We don't eat much sugar, so the jam is considered a special treat, and we only use about a teaspoon of jam. The kids love this meal, they love how involved they can be in its making, and they hate to jeopardize their involvement by fighting or being crazy around the stove.  I like using sprouted bread--I'm not sure if it's that much healthier, but we don't get hungry as quickly after eating it as we do when we eat regular flour bread and I don't get heartburn.  I think feeling that much better must mean something.  I love how excited the kids get when we make this meal.  We find locally-made and no-sugar-added jam.  We find the local-est eggs with the darkest yolks possible.  :)  I try.  I also have a budget and have never met the chickens to give me my eggs.

This meal drips love, explodes with love, leaks love in our house.  One time I quickly made myself a fried egg and ate some bread with it; the kids were so disappointed...I won't be doing that again.  I like participating, feeling their excitement, and sitting at the table, waiting for the inevitable, "Peek-a-boo!  I love you!"

Please take a moment to visit the blogs of our other Festival of Food participants. The links in this list will be live by the end of the day, as participants are all in different time zones.
Stay connected! Be sure to "Like" the Festival of Food Carnival Facebook page.

Sunday, February 3, 2013

That's Not My Specialty

Ok.  Really.  I don't know what my specialty is.  I'm definitely working on it.  And I'm working dang hard as a mother and housekeeper and lady-friend-partner.  :)

That's not the point of this post, though.  The point is what isn't my specialty.  See, a couple of years ago a friend of mine became a vegetarian.  I had some stimulating discussions with her, and one devil's advocate point I brought up in response to her statement that she didn't kill it herself, so she didn't think it was fair to eat it, was that she also didn't drill for oil, pipe it to a refinery, refine it, or ship it to gas stations, but she did use it, and a lot of destruction of life happened on the way.  The reason I brought up that is that she feels guilty about driving, about using fossil fuels, but she uses them anyway, and they're not even nourishing her body.  To her credit, she uses as little as she can get away with, buying locally and stuff like that.  But she still uses them.  I'm not holding judgment for her, it's just a simple fact.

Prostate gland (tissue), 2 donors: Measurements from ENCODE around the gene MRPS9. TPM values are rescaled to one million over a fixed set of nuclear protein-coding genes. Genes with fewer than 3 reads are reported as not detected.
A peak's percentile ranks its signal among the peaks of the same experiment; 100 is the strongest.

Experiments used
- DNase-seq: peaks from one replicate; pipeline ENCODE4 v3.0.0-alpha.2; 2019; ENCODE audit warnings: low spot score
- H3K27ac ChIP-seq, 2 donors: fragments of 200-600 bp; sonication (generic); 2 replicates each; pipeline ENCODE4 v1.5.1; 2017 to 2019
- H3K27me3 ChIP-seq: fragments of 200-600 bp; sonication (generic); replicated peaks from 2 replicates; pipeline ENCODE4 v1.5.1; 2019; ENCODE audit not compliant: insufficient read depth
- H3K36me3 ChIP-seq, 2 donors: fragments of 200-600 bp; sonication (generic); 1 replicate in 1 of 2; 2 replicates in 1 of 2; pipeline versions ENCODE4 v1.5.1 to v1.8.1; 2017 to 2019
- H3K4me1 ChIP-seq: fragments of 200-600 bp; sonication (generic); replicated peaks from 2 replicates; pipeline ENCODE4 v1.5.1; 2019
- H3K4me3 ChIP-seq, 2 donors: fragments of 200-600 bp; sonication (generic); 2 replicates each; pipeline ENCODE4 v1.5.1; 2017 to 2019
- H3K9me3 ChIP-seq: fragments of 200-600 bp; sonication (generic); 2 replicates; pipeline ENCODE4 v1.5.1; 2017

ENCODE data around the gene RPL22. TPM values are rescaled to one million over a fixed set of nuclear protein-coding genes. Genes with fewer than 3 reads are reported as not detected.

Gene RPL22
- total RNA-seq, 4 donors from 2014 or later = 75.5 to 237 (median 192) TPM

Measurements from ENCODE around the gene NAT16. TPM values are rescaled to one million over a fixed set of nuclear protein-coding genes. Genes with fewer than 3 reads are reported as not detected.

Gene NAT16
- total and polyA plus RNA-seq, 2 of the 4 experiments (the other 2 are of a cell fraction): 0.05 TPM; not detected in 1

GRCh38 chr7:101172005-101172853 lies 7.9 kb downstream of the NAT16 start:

I also don't kill the animals I eat.  I'm lucky enough to be in a situation where I know my cow and my pig, but we still hire a butcher to come kill them, hang them, chop them up, wrap them, and freeze them.  None of those things are my specialty.  I've watched them kill the cows, drag them into a line, skin them, pull out their innards, all that stuff.  It's hard work, and it may not appear to be, but it's specialized work.

Here's a thought:  Do you only listen to music written and performed by yourself?  Do you only hang art on your walls that you created?  Do you only read books you wrote?  Probably not.  Long, long ago, and this is put very simply, we were smart enough to put ourselves into a position where each individual in the group did not have to put their time into the procurement of food, so there was time left over in the day to branch out.  Sometime around when that happened specializing happened as well.  There was enough food for everyone, so some people...made bowls.  And clothing.  And art.  And musical instruments.  And others started focusing on remembering...they remembered stories...ways to heal...the lay of the land.  Eventually the arts were developed enough that a child could know that being an artist was an option for occupation, and that child could get her food from the food people and her clothes from clothes people and so on.  Like I said, this is really rudimentary stuff here, but the point is, we started specializing.

Fast forward a long time, and we have people that specialize in, among other things, drilling for oil, refining it, and getting it to our gas stations.  Whether we like it or not, we use them, and even while we try to find ways, in every aspect of our lives, to become less dependent on, and maybe eventually independent from fossil fuels, we are still using them.  We also have people that butcher, cut and wrap our animals.  My partner and I care for them the best we can while they are alive.  I'm really glad we have people that have specialized in that.  I'm glad we have people that have explored the arts.  I don't like all art, I don't like all music, but I'm glad it's there, and I have such a wide variety from which I can choose.  I'm glad I don't have to make my clothes, and in that line, I'm really glad my partner doesn't have to make his clothes.  He can go off and build some airplanes.  I don't know what my specialty is yet.  But I guess I know what it's not, and I'm pretty comfortable with that right now.  :)